• relapsing-remitting multiple sclerosis

ASJC Scopus subject areas

  • Neurology
  • Clinical Neurology

Cite this

Oligoclonal bands and cerebrospinal fluid markers in multiple sclerosis : Associations with disease course and progression. / Lourenco, Pedro; Shirani, Afsaneh; Saeedi, Jameelah; Oger, Joel; Schreiber, William E.; Tremlett, Helen.

In: Multiple Sclerosis Journal, Vol. 19, No. 5, 04.2013, p. 577-584.

Research output: Contribution to journalArticle

Lourenco, Pedro ; Shirani, Afsaneh ; Saeedi, Jameelah ; Oger, Joel ; Schreiber, William E. ; Tremlett, Helen. / Oligoclonal bands and cerebrospinal fluid markers in multiple sclerosis : Associations with disease course and progression. In: Multiple Sclerosis Journal. 2013 ; Vol. 19, No. 5. pp. 577-584.
@article{fc19b5e7715546fcb7d9061aaf03800c,
title = "Oligoclonal bands and cerebrospinal fluid markers in multiple sclerosis: Associations with disease course and progression",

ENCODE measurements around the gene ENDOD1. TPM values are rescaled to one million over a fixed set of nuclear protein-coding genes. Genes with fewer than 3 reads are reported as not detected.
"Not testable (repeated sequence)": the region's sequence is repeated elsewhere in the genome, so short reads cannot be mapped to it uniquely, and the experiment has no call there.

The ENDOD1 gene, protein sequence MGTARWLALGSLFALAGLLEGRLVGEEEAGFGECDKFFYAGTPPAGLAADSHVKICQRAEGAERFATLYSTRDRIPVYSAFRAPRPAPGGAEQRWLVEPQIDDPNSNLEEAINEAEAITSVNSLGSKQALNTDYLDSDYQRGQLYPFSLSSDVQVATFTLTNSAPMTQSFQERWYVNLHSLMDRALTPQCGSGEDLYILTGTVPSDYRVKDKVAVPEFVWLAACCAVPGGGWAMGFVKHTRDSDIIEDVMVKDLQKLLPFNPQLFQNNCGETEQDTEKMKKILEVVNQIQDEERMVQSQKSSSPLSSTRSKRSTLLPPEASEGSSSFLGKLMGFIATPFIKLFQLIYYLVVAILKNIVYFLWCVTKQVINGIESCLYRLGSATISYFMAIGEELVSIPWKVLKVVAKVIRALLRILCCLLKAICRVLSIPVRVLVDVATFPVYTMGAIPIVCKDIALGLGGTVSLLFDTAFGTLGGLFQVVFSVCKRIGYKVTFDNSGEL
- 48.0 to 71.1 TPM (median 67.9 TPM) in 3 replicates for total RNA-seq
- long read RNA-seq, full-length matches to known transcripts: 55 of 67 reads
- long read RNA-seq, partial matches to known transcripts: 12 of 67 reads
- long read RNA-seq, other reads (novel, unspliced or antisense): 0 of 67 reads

abstract = "Background: The use of oligoclonal bands (OCBs) and cerebrospinal fluid (CSF) parameters are established in the diagnosis of MS, but poorly as markers of disease. Objective: To investigate the role of OCBs in disease course and progression. Methods: CSF data for 1120 patients with MS were analyzed for associations between OCBs and CSF parameters and clinical data (disease course [relapsing-onset MS (ROMS) vs primary-progressive MS (PPMS)]), disability progression (proportion reaching Expanded Disability Status Scale 6 within 10 years of onset and progression index) and ethnicity. Results: Of patients with MS, 72.5{\%} had detectable OCBs. For patients with detectable OCBs, 84.6{\%} had ROMS and 15.4{\%} PPMS versus 89.7{\%} and 10.3{\%}, respectively for those without detectable OCBs (p=0.04). Total CSF IgG and protein levels were higher in PPMS compared with ROMS (p<0.001). Disease progression appeared independent of OCB status. Patients with CSF (vs without) data were more likely to be male, older at onset, have PPMS and lack optic neuropathy at onset (p<0.001). Conclusions: OCB positivity and elevated total CSF IgG and protein were moderately associated with a PPMS disease course, but not disease progression. Patients with atypical clinical presentations were more likely to have had CSF work-up, suggesting a testing bias.",